A $10,000 Southern Downs Regional Council grant has helped chronicle the journey of Australian Diggers from the Western Front to the Granite Belt while preserving an important piece of the region’s war time history.
’The Guardians: Meet the Australian, French & Belgian people dedicated to gatekeeping the WWI Anzac legends’ chronicles photojournalist Louise Grayson’s journey from the battlefields of France and Belgium to the Granite Belt, where more than 500 diggers resettled after the war in the Pikedale Settlement.
Ten years in the making, the completion of the project was made possible by a $10,000 grant from SDRC’s Regional Arts Development Fund (RADF).
The RADF is a partnership between the Queensland Government and Southern Downs Regional Council to support local arts and culture in regional Queensland.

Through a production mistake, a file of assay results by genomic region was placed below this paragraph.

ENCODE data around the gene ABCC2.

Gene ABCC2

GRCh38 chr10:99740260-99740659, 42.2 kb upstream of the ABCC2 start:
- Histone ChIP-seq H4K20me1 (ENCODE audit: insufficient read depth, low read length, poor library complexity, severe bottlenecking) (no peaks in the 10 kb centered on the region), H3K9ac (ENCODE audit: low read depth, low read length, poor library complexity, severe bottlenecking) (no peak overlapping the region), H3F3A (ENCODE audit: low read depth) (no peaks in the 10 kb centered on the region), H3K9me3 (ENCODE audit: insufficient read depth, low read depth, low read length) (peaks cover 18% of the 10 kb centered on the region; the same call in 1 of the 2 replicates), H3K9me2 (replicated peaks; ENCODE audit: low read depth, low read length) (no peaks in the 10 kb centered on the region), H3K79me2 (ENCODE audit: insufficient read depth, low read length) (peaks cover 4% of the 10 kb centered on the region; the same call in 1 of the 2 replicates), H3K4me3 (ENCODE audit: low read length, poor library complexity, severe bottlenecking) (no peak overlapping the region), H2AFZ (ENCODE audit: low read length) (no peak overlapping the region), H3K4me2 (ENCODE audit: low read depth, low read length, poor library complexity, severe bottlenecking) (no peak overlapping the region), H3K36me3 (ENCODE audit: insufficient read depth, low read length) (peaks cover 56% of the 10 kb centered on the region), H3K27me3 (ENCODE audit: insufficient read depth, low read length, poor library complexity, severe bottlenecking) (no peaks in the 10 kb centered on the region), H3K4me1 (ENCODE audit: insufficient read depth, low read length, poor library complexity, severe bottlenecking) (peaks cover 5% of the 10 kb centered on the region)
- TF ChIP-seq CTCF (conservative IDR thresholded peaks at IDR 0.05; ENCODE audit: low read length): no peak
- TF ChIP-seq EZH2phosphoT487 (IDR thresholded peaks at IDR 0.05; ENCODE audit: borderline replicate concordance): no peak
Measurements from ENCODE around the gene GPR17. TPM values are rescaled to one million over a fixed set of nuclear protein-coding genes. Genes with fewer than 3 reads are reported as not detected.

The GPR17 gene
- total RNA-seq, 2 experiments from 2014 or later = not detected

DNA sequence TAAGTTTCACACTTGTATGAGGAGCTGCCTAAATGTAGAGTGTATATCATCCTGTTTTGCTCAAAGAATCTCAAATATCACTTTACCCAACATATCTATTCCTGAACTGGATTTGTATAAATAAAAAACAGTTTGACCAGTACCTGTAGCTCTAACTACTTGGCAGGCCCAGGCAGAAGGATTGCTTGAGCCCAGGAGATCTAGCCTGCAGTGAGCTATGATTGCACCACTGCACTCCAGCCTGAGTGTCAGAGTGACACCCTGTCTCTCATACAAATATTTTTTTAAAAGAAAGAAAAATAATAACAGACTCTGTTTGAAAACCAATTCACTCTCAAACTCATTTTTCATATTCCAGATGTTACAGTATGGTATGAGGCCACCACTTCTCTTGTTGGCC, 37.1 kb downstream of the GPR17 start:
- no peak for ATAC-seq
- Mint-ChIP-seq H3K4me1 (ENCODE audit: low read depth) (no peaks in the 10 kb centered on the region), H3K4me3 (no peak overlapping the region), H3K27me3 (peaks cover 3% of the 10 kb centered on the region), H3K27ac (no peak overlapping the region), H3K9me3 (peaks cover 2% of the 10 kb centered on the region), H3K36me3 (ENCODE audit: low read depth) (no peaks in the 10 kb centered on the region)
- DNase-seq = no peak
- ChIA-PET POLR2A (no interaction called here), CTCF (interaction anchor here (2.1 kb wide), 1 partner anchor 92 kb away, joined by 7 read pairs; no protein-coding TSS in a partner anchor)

’The Guardians’ was released in 2018 to coincide with the Centenary of WWI and is a coffee table book featuring a collection of beautifully shot photographs, personal stories and interviews.
Ms Grayson said the completion of ’The Guardians’ would not have been possible without the RADF grant from SDRC.
“The generous RADF grant was used for all aspects involved in creating a large-coffee table limited edition book—text and photo editing, photo pre-production work and graphic design,” Ms Grayson said.
A brush with World War I battlefield tourism in France almost a decade ago led Ms Grayson to research the role of Australian Diggers in the war.
She discovered some Granite Belt communities, such as Amiens, Bapaume and Fleurbaix, share a legacy with their European namesakes in France and Belgium.
To view ’The Guardians: Meet the Australian, French & Belgian people dedicated to gatekeeping the WW1 Anzac legends’ visit ww1guardians.com.